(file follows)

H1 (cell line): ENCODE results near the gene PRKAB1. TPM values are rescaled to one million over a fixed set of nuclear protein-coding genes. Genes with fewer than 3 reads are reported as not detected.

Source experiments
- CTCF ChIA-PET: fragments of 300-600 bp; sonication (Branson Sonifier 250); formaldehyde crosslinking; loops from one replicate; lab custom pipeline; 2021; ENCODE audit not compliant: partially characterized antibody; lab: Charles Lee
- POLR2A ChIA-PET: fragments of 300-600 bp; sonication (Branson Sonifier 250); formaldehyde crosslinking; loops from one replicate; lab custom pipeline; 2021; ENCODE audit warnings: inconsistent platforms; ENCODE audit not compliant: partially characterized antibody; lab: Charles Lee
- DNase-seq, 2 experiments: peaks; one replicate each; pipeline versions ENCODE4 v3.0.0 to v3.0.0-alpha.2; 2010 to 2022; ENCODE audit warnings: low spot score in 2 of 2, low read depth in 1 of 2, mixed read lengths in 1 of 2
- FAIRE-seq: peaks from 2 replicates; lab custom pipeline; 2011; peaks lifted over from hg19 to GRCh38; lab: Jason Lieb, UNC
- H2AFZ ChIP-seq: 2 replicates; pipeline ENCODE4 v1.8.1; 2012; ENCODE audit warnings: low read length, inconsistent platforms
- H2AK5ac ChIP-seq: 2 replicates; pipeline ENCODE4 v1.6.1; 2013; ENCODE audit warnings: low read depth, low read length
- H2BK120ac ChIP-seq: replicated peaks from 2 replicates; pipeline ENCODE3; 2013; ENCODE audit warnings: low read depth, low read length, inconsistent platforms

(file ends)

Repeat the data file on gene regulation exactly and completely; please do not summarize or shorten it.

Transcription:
H1 (cell line): ENCODE results near the gene PRKAB1. TPM values are rescaled to one million over a fixed set of nuclear protein-coding genes. Genes with fewer than 3 reads are reported as not detected.

Source experiments
- CTCF ChIA-PET: fragments of 300-600 bp; sonication (Branson Sonifier 250); formaldehyde crosslinking; loops from one replicate; lab custom pipeline; 2021; ENCODE audit not compliant: partially characterized antibody; lab: Charles Lee
- POLR2A ChIA-PET: fragments of 300-600 bp; sonication (Branson Sonifier 250); formaldehyde crosslinking; loops from one replicate; lab custom pipeline; 2021; ENCODE audit warnings: inconsistent platforms; ENCODE audit not compliant: partially characterized antibody; lab: Charles Lee
- DNase-seq, 2 experiments: peaks; one replicate each; pipeline versions ENCODE4 v3.0.0 to v3.0.0-alpha.2; 2010 to 2022; ENCODE audit warnings: low spot score in 2 of 2, low read depth in 1 of 2, mixed read lengths in 1 of 2
- FAIRE-seq: peaks from 2 replicates; lab custom pipeline; 2011; peaks lifted over from hg19 to GRCh38; lab: Jason Lieb, UNC
- H2AFZ ChIP-seq: 2 replicates; pipeline ENCODE4 v1.8.1; 2012; ENCODE audit warnings: low read length, inconsistent platforms
- H2AK5ac ChIP-seq: 2 replicates; pipeline ENCODE4 v1.6.1; 2013; ENCODE audit warnings: low read depth, low read length
- H2BK120ac ChIP-seq: replicated peaks from 2 replicates; pipeline ENCODE3; 2013; ENCODE audit warnings: low read depth, low read length, inconsistent platforms